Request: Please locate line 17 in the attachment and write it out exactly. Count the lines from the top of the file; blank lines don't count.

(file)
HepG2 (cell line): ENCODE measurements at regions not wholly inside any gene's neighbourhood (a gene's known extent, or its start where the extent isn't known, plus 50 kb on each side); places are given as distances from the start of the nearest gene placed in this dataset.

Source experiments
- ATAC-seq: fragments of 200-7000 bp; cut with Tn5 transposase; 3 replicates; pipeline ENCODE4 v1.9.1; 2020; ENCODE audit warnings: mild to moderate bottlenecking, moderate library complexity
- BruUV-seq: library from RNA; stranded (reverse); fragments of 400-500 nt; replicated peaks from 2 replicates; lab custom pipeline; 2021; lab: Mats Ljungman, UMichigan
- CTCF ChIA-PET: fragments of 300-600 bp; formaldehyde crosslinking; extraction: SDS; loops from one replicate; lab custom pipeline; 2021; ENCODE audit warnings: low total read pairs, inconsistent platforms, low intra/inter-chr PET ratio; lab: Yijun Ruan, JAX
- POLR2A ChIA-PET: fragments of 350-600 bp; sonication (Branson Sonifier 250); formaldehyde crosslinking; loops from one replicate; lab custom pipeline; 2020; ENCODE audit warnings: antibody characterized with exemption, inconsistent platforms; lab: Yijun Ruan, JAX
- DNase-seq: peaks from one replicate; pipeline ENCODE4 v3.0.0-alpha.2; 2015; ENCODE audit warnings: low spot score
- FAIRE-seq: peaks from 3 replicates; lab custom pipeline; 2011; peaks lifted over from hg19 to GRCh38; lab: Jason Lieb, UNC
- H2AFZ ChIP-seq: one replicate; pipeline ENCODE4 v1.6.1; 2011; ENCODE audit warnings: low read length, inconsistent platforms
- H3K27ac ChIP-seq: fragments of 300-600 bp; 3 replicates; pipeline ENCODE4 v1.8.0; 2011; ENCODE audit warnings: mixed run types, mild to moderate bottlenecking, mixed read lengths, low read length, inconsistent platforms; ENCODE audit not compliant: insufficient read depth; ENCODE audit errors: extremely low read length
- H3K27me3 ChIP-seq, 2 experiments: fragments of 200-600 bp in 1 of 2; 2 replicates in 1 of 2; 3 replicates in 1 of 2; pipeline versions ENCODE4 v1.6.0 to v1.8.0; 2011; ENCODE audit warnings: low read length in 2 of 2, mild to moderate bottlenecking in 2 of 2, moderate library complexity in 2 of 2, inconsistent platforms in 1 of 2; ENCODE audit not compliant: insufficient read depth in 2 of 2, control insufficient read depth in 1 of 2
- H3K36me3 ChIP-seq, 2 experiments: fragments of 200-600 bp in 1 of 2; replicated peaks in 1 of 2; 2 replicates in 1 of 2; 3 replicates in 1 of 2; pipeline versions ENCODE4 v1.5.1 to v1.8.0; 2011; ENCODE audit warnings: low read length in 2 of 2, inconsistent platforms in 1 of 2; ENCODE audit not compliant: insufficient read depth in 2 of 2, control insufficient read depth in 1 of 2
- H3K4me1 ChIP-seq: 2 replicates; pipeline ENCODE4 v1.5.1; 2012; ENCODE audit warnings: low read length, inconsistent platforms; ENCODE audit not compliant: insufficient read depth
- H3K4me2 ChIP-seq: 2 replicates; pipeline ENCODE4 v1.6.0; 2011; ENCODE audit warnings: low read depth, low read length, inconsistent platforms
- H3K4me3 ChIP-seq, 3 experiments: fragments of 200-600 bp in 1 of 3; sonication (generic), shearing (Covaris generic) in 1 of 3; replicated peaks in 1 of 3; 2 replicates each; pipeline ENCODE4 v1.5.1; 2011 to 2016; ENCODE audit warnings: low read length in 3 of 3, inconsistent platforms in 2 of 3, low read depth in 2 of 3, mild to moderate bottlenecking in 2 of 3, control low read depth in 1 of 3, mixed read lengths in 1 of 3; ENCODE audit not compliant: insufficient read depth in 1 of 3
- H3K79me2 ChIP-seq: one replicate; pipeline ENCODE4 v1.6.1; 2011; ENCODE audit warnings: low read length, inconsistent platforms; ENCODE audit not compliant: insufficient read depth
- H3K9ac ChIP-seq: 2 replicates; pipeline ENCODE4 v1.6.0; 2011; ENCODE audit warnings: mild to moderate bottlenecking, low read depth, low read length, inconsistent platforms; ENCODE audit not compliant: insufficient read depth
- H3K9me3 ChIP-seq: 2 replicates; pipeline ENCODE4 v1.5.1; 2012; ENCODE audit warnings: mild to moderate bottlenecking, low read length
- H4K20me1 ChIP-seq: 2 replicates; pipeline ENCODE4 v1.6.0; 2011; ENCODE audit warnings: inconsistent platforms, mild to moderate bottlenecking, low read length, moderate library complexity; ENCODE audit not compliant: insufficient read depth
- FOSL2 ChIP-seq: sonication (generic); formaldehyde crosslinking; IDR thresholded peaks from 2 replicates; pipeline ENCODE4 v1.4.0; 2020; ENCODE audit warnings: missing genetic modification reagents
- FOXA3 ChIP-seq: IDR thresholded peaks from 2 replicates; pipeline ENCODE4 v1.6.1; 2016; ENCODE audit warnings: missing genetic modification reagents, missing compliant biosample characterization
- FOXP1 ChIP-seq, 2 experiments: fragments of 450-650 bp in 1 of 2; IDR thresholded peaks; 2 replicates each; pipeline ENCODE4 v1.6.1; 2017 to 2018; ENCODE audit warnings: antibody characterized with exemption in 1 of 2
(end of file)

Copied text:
- H3K9ac ChIP-seq: 2 replicates; pipeline ENCODE4 v1.6.0; 2011; ENCODE audit warnings: mild to moderate bottlenecking, low read depth, low read length, inconsistent platforms; ENCODE audit not compliant: insufficient read depth